RV Tires:

Just like the battery loses a percentage of its charge while in storage, tires lose a percentage of air pressure while in storage. Your RV tires can lose two or more psi a month sitting in storage. Check the tire pressure using a quality tire inflation gauge and adjust the inflation pressure to the manufacturer’s recommended inflation pressure based on the load.

Tip: Tire manufacturers publish load and inflation tables to assist in proper inflation pressure.

Engine & Generator

If you have a motorized RV check all vehicle fluid levels. Consult your vehicle owner’s manual for proper fluid levels. If a fluid level is low try to determine why and correct the problem. Start the engine and check for proper readings on all gauges.

If you have an onboard generator check the oil level and service the generator according to specified intervals found in the generator owner’s manual. Inspect the generator exhaust system for any damage prior to starting the generator.

Caution: Never run a generator with a damaged exhaust system. Carbon Monoxide is colorless, odorless and deadly. If you didn’t use a fuel stabilizer in the fuel system and the generator won’t start, or it continues to surge after starting, have it checked out and repaired by an authorized RV service facility.

RV Safety Items:

Re-install any dry-cell batteries or fuses that were removed from safety devices for storage. If batteries were not removed it’s a good idea to replace the batteries now. Test the operation of the carbon monoxide detector, LP gas leak detector and smoke alarm. Inspect all fire extinguishers to make sure they are serviceable and fully charged. Recharge or replace fire extinguishers as required.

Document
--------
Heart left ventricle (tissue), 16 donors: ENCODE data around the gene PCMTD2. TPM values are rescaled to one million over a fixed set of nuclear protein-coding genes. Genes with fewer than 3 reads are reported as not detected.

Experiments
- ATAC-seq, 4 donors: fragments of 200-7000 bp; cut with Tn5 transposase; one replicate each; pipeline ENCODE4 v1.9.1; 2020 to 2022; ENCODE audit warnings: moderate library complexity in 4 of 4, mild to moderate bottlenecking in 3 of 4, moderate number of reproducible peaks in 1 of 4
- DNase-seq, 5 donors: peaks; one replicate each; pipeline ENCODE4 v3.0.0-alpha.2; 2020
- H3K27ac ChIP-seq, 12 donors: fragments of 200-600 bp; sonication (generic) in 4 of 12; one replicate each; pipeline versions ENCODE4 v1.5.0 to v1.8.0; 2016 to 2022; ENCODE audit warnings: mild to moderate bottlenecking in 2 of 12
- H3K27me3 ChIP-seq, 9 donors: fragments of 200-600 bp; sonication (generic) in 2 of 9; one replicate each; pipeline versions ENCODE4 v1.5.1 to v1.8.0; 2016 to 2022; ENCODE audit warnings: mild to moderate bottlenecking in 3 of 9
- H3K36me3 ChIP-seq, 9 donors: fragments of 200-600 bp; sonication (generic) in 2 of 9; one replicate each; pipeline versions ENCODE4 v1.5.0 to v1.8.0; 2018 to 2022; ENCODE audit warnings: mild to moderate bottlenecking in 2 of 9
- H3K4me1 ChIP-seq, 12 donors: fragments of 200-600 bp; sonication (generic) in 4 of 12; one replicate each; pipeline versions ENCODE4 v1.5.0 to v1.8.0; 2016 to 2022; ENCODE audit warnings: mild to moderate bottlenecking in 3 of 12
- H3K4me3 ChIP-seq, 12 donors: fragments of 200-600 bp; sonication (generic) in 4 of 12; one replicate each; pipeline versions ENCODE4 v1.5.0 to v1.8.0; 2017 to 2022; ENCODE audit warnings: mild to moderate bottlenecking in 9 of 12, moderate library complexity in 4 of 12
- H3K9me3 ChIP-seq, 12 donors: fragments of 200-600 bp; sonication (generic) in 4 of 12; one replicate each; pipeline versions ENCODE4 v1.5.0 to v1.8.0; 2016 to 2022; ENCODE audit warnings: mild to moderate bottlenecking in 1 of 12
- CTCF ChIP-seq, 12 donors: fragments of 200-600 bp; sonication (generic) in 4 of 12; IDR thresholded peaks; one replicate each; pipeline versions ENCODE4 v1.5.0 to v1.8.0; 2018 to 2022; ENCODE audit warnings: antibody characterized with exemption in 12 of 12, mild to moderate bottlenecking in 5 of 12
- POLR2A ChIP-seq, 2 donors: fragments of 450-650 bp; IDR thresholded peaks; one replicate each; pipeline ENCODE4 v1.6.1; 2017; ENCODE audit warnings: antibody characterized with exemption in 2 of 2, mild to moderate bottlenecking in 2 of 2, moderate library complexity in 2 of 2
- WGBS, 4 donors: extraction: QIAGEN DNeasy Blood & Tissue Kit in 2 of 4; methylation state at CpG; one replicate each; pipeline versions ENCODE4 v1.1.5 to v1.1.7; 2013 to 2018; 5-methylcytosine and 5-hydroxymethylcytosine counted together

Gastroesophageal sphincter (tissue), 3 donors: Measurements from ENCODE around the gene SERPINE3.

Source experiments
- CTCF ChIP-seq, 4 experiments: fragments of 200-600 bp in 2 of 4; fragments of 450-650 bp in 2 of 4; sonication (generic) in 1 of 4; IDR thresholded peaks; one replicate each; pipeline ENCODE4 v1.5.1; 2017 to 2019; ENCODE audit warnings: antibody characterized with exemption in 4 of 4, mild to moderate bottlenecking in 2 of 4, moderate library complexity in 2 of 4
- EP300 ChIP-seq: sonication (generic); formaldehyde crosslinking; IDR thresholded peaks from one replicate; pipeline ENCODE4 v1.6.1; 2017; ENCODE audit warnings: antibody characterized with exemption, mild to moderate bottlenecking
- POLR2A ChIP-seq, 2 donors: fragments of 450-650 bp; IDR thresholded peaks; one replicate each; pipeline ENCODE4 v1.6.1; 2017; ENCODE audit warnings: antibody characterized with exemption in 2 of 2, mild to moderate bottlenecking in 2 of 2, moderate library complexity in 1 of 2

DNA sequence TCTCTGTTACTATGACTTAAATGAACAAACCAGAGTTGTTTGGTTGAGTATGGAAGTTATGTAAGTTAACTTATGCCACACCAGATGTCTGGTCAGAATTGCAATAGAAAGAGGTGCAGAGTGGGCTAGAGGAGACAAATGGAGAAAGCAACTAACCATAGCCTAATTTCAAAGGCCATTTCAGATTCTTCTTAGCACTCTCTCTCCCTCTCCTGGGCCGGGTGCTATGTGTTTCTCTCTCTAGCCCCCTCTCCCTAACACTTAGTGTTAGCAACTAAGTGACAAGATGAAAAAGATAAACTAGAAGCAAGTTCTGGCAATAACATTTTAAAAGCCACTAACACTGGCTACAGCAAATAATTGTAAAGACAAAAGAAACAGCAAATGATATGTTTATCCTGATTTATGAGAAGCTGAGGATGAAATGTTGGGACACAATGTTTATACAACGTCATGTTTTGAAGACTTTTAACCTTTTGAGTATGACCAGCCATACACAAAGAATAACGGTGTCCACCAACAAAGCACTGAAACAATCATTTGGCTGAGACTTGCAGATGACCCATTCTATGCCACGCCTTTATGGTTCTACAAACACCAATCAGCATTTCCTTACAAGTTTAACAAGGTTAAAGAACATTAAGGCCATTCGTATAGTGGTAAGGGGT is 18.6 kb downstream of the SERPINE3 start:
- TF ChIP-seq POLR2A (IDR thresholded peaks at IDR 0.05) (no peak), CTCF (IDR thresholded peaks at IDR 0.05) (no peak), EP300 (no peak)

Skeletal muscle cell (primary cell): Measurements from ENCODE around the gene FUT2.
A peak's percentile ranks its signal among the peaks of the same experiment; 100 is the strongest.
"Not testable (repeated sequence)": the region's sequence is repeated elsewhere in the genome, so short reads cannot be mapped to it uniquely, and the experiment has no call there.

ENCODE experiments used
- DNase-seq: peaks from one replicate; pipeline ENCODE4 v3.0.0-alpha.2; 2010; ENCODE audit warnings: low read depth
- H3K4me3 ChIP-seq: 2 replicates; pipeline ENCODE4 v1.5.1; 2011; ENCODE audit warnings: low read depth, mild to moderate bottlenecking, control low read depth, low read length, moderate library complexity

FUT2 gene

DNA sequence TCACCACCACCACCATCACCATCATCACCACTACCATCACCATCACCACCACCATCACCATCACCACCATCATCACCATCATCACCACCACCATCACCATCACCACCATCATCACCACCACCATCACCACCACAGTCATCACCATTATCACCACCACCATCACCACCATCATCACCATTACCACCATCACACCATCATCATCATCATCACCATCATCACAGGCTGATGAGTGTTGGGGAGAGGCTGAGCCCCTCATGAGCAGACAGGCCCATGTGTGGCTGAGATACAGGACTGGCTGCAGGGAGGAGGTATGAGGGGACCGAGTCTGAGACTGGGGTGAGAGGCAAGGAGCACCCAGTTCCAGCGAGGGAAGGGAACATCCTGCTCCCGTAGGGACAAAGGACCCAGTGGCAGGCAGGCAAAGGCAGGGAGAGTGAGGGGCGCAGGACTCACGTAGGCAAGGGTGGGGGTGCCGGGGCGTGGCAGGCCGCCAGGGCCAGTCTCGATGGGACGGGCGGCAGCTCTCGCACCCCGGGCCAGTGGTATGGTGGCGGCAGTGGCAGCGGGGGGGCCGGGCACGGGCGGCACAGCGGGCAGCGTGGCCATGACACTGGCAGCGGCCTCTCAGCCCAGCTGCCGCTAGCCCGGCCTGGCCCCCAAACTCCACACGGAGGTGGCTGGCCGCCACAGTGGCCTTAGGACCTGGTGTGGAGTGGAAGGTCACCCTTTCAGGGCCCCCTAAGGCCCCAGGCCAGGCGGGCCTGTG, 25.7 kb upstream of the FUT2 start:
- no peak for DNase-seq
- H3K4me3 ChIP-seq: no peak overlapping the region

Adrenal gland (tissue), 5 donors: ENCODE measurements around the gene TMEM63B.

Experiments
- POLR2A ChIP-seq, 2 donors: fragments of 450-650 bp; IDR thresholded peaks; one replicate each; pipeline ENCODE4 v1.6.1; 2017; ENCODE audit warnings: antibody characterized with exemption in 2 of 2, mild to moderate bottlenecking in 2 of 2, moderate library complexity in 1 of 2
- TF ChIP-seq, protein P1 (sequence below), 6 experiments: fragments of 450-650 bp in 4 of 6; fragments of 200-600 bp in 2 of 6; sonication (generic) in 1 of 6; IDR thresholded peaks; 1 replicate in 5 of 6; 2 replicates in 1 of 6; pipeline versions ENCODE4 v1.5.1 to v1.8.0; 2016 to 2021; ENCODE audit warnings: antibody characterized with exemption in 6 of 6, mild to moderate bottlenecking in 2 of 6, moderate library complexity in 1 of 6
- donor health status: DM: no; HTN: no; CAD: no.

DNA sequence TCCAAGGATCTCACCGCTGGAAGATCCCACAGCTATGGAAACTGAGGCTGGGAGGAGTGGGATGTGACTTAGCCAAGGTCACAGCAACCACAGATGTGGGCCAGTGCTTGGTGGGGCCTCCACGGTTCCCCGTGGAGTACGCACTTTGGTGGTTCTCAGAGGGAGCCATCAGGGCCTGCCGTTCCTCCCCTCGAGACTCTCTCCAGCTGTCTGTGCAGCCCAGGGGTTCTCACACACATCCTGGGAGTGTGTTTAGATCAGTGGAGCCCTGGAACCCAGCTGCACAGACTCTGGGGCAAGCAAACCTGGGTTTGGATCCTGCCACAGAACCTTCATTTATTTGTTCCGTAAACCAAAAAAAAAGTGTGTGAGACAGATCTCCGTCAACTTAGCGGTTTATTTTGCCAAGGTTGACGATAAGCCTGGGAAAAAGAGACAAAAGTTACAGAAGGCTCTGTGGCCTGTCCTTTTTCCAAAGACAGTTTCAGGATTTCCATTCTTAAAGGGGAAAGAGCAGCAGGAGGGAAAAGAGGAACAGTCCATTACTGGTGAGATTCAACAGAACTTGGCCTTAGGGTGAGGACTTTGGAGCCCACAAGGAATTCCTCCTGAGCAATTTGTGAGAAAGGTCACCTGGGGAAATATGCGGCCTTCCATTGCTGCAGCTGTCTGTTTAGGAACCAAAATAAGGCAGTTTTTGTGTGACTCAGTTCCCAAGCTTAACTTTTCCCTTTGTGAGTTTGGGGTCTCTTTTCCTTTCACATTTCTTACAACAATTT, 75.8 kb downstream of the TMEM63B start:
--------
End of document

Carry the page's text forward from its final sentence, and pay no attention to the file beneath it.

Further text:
This is a good start to de-winterizing your RV, but there are other checks that should be made in conjunction with de-winterizing your RV, like inspecting seams and sealants and cleaning the interior and exterior of the RV. You can add items to this list to suit your particular needs and prepare your RV for another fun-filled camping season.

Happy Camping,
Mark J. Polk
RV Education 101

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RV Education 101

Mark Polk & Dawn Polk

Mark Polk and his wife Dawn created RV Education 101, a video production and RV information company. Since 1999, RV Education 101 has helped educate millions of RV owners and RV enthusiasts on how to properly and safely use and maintain their RVs. Mark’s favorite past times are RVing in their 35-foot Type A motorhome with their two dogs Gracie and Roxie, and restoring vintage RVs, classic cars and trucks. For more information on using, enjoying and maintaining your RV, visit RV Education 101.